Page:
Russian oil output rose to near a post-Soviet record last month, a sign the biggest source of revenue for President Vladimir Putin’s government has yet to be eroded by U.S. and European sanctions.
The nation increased output 0.7 percent to 10.61 million barrels a day, according to preliminary data from CDU-TEK, which is part of the Energy Ministry. The figure is within 0.3 percent of the record in January and is for crude and condensates, a type of oil that yields a greater proportion of high-value fuels.
The U.S. and the European Union have targeted Russia’s oil industry by banning exports of some equipment and technology, blaming Putin’s government for stoking a separatist insurgency in eastern Ukraine. Russia denies involvement. Production in the oil and gas sector hasn’t been affected by tighter sanctions yet, according to Ildar Davletshin, an oil and gas analyst at Renaissance Capital in Moscow.
“The impact on production will probably not be seen until next year,” he said by phone, adding that the rising costs associated with the sanctions could limit output by about 0.5 percent in 2015. “The sector is still trying to understand the consequences of the sanctions.”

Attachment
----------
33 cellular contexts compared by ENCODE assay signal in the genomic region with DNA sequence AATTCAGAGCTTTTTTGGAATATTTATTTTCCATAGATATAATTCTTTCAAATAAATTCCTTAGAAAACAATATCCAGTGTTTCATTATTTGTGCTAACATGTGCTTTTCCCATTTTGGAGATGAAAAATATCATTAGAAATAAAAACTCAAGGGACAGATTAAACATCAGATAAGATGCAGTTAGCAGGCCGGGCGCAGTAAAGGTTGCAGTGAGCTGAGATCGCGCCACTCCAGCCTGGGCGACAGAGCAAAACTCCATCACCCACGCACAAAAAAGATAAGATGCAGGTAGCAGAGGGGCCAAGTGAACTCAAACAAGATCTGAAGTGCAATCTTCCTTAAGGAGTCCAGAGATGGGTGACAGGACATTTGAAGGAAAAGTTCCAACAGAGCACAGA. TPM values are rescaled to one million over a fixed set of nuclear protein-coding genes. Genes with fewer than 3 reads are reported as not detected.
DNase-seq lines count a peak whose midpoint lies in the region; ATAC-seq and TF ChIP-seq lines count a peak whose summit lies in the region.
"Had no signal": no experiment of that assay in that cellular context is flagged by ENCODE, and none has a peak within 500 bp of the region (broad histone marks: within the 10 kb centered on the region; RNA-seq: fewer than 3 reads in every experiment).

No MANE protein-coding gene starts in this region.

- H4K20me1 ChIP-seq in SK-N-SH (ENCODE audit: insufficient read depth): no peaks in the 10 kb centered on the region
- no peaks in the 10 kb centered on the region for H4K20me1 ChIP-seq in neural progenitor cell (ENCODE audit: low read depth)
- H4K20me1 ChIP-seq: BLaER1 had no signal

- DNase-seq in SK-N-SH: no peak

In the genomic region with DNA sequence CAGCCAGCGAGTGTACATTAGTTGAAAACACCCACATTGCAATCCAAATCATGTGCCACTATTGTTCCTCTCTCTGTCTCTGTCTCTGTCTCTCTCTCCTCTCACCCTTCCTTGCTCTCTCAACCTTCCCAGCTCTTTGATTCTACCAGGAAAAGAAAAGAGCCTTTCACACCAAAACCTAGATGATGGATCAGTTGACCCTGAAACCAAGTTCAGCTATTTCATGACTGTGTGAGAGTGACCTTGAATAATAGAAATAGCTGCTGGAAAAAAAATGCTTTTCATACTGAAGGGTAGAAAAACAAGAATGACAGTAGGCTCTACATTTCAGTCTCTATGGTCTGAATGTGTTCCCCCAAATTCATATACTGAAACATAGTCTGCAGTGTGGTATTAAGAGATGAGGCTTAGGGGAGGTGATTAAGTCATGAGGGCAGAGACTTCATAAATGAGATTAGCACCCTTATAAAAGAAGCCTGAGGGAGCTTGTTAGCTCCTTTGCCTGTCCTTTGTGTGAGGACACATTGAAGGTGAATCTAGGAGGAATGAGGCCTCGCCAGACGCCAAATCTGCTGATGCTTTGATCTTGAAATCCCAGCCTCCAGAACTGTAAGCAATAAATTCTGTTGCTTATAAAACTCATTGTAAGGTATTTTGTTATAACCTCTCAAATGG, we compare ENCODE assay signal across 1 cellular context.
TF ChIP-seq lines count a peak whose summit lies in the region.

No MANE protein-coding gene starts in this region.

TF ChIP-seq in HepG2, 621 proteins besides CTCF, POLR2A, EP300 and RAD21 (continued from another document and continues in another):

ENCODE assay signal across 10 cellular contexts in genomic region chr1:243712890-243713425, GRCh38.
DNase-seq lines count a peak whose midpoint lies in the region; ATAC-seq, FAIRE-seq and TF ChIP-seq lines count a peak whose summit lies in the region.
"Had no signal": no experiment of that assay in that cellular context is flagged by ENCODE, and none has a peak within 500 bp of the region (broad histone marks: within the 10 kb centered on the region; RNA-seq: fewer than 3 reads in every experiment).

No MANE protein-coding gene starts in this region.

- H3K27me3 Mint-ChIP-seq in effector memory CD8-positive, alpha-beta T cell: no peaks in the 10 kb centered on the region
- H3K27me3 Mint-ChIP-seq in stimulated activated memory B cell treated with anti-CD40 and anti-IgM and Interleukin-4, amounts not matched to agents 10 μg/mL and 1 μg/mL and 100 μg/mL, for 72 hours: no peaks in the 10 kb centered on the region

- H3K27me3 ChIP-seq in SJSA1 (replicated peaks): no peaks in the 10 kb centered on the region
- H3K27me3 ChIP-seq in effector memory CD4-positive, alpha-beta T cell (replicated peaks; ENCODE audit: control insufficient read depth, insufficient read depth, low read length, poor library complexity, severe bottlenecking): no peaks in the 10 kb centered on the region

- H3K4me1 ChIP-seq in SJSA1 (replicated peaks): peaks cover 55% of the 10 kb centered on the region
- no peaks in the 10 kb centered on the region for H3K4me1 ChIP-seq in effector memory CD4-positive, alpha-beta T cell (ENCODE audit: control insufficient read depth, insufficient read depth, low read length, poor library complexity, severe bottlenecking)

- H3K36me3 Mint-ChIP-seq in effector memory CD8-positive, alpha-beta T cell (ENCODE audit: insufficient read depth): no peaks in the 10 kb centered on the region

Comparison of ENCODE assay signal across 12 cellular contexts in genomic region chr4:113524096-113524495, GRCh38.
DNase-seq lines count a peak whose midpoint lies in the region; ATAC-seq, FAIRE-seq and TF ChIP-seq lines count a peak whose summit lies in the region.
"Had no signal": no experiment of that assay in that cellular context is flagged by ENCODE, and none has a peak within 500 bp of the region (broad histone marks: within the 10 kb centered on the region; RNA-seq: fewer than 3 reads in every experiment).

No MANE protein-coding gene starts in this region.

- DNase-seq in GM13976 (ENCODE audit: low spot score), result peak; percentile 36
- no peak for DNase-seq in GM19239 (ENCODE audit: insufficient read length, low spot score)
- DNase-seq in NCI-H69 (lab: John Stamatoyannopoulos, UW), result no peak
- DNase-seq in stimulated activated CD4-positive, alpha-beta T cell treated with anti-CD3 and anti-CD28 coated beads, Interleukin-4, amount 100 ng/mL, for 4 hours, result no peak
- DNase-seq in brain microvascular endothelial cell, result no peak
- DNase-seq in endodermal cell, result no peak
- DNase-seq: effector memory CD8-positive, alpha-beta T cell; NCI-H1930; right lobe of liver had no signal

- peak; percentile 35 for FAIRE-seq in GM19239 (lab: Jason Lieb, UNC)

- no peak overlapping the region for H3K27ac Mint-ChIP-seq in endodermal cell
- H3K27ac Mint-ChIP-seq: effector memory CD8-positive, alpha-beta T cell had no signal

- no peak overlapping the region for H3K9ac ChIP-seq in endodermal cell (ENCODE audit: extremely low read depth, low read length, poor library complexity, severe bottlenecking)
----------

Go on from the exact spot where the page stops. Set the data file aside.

Sanctions already halted some joint work between Exxon Mobil Corp. and OAO Rosneft, threatening a project in the Kara Sea where the state-run company said last week it may have identified a billion-barrel crude discovery.
Schlumberger Ltd., the world’s biggest oilfield services provider, is withdrawing employees who are citizens of the U.S. and EU due to the sanctions, according to two people with knowledge of the matter, who asked not to be identified because they aren’t authorized to discuss it.
The U.S. and EU announced the latest wave of sanctions last month, targeting the banking, energy and defense industries. They forbid providing services including drilling and well-testing for Russian deep-water, Arctic and shale oil exploration and production.
The price of Brent crude, used to price about half of the world’s oil including Russia’s main export blend Urals, fell 16 percent last quarter and was down 2.2 percent today at $92.11 on the ICE Futures Europe exchange at 12:14 p.m. in London.
Falling oil prices are coming at a time when Russian oil companies already face increasing costs due to the sanctions, Davletshin said.
“International service companies are scaling down their involvement in Russia, which means drilling costs could grow,” he said. “Companies may have to cut capital expenditures.”
Russia produced 10.64 million barrels of crude and condensate in January. It was as high as 11.48 million barrels a day in 1987, the Soviet-era peak, data from BP Plc show.
Oil and oil products represented 46 percent of the nation’s budget revenues in the first eight months of this year, the biggest single contributor, government data show.